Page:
In which Annie (high school teacher, mother of two young girls and a younger boy) and her aunt Deborah (children's bookseller, mother of two young women in their 20s) discuss children's books and come up with annotated lists.

Wednesday, March 16, 2011

Chick lit: Mona's definition

Dear Annie,

Back from travels!  Back to blog!

I've only read Homecoming and Dicey's Song -- got started on them in Lizzie's mother-daughter book group.  I like them a lot.  You've been talking about such great books.

I wouldn't call the Tillerman saga or A Wrinkle in Time chick lit, though.  Mona (pictured in hammock to right) developed a definition of gender and books some years ago when she was a big reader of what we call domestic fiction (think Beverly Cleary).  There are two kinds of books with girls as the main characters, she said.  In one kind, the girl's experiences, actions and thoughts have a universal quality: easy to identify with for both girls and boys.  I'd put A Wrinkle in Time and Homecoming in this category.  The Ramona books too.  The other category of book is one which focuses more on inner life and feelings of the main girl, often (but not always) including feelings somewhere on the romantic scale about boys.  I've found this a helpful definition when talking with parents about what books their sons will or won't read.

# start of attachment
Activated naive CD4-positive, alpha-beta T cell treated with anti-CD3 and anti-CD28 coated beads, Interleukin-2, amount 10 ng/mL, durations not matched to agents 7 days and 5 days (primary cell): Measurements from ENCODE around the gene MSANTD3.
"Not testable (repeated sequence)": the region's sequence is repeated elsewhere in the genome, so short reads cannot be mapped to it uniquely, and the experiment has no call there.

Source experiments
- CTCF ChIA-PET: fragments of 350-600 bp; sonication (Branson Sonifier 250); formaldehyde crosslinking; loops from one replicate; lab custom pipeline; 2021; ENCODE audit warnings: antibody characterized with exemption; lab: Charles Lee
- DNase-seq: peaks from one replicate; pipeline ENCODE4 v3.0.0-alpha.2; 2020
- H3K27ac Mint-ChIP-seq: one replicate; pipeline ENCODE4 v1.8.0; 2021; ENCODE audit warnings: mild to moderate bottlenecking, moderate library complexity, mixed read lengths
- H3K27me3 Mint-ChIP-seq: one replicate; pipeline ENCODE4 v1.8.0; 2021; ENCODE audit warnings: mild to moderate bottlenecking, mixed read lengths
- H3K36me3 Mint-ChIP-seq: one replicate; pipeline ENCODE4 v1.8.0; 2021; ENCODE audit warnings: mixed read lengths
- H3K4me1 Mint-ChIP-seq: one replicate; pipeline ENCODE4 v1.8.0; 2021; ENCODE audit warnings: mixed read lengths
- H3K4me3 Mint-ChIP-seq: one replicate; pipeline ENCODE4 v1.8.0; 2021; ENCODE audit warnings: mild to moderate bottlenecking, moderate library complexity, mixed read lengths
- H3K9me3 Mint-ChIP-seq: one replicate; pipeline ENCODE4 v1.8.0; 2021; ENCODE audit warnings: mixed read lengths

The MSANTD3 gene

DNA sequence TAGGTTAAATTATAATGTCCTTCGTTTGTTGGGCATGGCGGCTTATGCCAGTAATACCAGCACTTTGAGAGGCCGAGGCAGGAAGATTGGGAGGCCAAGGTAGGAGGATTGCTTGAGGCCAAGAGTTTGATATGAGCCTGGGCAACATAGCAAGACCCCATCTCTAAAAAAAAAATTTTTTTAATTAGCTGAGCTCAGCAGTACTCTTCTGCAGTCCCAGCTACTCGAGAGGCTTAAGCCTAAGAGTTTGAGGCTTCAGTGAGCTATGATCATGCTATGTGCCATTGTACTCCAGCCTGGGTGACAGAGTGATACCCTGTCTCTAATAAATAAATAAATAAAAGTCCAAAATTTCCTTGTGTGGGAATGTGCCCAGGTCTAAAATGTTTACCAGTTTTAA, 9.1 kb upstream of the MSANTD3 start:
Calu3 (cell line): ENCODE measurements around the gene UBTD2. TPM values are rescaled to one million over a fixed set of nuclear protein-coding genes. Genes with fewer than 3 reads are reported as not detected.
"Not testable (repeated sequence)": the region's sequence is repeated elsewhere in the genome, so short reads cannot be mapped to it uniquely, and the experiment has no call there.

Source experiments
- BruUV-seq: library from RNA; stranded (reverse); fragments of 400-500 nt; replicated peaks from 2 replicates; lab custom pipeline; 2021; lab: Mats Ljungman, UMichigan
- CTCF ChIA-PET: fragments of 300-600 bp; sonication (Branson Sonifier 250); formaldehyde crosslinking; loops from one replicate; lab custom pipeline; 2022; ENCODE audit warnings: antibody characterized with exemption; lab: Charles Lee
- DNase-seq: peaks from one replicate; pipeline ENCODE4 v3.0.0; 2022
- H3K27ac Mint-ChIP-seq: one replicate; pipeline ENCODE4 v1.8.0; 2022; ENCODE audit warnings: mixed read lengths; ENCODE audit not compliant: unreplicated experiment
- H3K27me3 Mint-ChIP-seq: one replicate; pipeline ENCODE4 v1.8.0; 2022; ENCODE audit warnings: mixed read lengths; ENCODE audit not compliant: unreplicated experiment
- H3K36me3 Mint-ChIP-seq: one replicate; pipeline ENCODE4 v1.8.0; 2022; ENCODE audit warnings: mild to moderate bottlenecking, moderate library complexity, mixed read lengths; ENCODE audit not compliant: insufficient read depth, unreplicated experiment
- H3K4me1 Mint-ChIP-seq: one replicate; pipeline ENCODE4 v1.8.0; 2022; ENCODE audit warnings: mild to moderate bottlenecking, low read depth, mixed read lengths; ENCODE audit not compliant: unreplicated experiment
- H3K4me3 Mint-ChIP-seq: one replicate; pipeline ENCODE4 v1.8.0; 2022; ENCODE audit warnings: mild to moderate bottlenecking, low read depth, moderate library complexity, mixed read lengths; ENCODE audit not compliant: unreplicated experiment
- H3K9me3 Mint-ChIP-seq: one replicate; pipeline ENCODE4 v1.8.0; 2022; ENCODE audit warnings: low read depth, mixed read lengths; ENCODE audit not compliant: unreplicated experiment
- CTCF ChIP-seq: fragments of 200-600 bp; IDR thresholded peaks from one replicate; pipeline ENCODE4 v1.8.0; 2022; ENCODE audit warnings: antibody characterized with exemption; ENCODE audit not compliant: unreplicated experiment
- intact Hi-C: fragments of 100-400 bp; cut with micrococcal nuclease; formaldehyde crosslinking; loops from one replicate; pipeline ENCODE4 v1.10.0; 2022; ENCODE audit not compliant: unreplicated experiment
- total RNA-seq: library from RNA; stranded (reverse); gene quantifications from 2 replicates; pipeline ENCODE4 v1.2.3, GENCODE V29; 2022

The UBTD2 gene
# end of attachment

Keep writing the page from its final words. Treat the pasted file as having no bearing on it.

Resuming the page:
Now I'm going to fast-forward to this past weekend when I was talking with Mona at college about chick lit.  When she hit middle school, chick lit (including Joan Bauer and Sarah Dessen -- who I'll get to in one of these posts) became part of her reading.  Neither of my girls went over the deep end into Twilight land. So Mona offers to us this definition of the chick lit she likes:
  • good female characters
  • female characters are critical of other characters, they're not just mooning over boys
  • attractive male characters get together with deserving female characters in the end
  • the attractive male characters don't suck blood
  • male and female characters have meaningful conversations about life and love
  • then the characters get awkward because they realize they're in love -- but they get together in the end
  • good characters, especially good minor characters, are an important part of good chick lit.
  • and often the action takes place during the summer
 This is a working definition -- I invite anyone to work on it.

My jet-lagged self is going to stop here, but will happily pick up the thread in a few days.



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